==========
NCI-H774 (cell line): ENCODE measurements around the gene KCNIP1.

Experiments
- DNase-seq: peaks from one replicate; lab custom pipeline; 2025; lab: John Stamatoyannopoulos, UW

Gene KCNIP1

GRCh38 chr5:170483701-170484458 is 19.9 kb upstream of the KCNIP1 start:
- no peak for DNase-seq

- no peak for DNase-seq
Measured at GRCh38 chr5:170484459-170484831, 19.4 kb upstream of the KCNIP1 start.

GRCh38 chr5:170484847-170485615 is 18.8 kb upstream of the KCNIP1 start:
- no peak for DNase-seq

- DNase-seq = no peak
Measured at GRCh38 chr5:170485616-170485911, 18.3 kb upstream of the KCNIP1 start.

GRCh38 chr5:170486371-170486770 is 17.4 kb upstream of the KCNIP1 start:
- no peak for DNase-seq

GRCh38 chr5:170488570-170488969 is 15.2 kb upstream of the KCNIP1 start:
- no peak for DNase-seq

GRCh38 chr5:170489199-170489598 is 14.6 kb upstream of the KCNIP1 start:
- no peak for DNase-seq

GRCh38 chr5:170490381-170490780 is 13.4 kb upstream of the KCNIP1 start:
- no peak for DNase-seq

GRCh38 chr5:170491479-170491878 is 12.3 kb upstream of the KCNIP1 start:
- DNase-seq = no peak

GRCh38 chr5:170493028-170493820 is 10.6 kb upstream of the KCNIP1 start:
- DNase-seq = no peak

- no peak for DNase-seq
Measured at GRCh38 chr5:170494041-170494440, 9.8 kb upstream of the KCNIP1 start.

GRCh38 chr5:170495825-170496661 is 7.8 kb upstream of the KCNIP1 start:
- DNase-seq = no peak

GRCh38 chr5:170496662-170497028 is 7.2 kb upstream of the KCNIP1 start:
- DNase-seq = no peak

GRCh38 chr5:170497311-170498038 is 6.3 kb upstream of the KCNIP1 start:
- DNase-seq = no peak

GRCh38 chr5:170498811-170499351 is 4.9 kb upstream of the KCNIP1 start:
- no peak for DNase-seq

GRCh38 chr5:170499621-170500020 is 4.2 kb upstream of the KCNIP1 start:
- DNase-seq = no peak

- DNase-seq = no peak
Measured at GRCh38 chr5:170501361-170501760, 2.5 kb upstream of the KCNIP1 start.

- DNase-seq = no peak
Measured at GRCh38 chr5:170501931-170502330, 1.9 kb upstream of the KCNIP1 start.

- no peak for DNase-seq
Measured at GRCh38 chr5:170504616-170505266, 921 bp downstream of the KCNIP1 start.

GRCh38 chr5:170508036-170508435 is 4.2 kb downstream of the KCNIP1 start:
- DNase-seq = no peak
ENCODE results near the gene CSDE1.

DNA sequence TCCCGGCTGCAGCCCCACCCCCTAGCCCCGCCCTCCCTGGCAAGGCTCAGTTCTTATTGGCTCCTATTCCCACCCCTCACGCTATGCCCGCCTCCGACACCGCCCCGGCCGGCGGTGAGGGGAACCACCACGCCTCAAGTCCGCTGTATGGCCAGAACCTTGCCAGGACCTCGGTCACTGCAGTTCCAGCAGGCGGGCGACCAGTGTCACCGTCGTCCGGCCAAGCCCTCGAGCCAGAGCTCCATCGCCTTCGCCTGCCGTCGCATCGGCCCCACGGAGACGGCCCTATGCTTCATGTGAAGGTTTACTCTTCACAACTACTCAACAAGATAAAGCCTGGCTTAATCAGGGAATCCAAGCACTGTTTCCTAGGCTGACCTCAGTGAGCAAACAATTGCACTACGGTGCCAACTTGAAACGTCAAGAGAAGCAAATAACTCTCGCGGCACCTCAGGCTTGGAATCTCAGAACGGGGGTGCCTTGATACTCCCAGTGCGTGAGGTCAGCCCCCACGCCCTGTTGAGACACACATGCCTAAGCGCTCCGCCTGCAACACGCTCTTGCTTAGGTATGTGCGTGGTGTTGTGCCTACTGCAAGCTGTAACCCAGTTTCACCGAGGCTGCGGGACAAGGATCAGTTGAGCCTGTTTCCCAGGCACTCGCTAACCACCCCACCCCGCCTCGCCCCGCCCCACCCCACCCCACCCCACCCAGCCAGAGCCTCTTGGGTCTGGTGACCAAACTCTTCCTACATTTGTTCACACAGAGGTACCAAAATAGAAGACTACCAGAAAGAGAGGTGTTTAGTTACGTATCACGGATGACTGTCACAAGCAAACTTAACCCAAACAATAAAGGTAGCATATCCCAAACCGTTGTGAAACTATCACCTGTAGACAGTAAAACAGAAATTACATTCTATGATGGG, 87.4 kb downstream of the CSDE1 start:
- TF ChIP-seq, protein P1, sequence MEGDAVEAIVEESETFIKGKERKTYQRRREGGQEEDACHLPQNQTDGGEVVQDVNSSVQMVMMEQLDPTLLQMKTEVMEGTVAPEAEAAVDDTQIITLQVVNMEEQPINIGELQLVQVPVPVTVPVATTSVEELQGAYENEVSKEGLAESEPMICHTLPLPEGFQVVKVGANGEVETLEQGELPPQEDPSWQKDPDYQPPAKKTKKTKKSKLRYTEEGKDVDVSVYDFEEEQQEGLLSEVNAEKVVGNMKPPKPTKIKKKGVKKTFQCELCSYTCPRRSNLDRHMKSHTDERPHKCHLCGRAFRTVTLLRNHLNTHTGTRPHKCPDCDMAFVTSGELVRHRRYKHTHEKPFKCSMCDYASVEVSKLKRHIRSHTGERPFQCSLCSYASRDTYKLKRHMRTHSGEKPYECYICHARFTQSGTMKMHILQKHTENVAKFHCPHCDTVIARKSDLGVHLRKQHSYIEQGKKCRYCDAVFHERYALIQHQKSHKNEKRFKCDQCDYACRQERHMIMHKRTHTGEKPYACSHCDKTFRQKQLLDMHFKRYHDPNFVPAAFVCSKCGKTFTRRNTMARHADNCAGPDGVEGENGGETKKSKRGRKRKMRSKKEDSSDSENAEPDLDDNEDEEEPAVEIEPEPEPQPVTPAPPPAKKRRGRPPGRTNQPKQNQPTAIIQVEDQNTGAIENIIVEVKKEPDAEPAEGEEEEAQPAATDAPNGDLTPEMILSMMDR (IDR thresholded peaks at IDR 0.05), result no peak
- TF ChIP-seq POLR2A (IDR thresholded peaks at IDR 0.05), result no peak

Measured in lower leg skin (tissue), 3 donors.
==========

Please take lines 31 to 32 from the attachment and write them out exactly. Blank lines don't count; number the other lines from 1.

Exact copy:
GRCh38 chr5:170497311-170498038 is 6.3 kb upstream of the KCNIP1 start:
- DNase-seq = no peak